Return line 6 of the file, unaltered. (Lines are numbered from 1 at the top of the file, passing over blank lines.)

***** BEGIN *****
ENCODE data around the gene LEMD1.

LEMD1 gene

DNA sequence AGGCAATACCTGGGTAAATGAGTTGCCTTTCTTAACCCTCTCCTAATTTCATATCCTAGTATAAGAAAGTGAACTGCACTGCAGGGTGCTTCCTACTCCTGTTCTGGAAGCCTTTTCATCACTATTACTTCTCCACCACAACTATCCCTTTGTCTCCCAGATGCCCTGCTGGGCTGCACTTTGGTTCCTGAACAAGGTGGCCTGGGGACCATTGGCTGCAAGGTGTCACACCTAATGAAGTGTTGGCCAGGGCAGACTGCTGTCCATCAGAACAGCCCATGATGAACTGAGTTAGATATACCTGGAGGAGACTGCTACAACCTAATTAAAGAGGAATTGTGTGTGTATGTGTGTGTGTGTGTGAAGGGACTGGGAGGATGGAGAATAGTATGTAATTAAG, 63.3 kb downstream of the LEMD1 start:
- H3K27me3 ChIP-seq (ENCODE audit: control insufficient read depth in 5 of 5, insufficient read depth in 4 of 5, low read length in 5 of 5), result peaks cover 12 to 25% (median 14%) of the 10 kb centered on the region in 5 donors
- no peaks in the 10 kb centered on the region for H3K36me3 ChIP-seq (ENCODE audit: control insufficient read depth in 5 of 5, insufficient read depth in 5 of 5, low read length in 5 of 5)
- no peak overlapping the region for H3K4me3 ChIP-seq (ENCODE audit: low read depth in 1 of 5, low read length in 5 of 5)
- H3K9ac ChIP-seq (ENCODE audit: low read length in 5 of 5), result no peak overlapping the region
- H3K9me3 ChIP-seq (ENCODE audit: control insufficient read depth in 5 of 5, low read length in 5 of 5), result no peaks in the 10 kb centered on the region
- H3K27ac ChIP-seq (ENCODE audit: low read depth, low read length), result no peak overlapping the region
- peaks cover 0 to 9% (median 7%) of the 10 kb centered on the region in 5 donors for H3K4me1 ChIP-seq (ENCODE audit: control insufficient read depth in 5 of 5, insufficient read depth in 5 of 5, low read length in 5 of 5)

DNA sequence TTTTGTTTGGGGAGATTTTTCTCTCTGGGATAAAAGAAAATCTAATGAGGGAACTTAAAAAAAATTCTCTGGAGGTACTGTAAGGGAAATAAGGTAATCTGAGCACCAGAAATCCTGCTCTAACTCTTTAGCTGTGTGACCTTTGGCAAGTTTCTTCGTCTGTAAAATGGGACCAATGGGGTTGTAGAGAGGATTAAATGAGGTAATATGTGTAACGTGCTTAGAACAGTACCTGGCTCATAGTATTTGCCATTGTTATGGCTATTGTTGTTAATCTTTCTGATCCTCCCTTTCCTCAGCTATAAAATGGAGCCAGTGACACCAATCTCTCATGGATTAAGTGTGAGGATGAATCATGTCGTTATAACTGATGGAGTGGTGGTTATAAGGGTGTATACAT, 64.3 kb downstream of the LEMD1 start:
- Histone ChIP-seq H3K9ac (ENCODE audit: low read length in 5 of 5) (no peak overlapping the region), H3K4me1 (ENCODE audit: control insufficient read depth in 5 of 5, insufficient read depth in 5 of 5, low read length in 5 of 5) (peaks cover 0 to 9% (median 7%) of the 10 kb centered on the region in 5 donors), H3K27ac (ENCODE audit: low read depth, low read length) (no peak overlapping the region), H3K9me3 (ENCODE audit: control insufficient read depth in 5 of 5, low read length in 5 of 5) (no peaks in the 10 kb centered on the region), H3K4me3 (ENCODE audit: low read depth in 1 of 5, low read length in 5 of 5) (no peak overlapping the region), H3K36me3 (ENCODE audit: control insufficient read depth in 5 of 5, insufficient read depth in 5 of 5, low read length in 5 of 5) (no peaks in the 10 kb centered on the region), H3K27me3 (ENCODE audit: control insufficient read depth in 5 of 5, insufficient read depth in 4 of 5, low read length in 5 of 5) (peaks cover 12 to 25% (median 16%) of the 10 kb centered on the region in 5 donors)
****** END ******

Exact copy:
- no peak overlapping the region for H3K4me3 ChIP-seq (ENCODE audit: low read depth in 1 of 5, low read length in 5 of 5)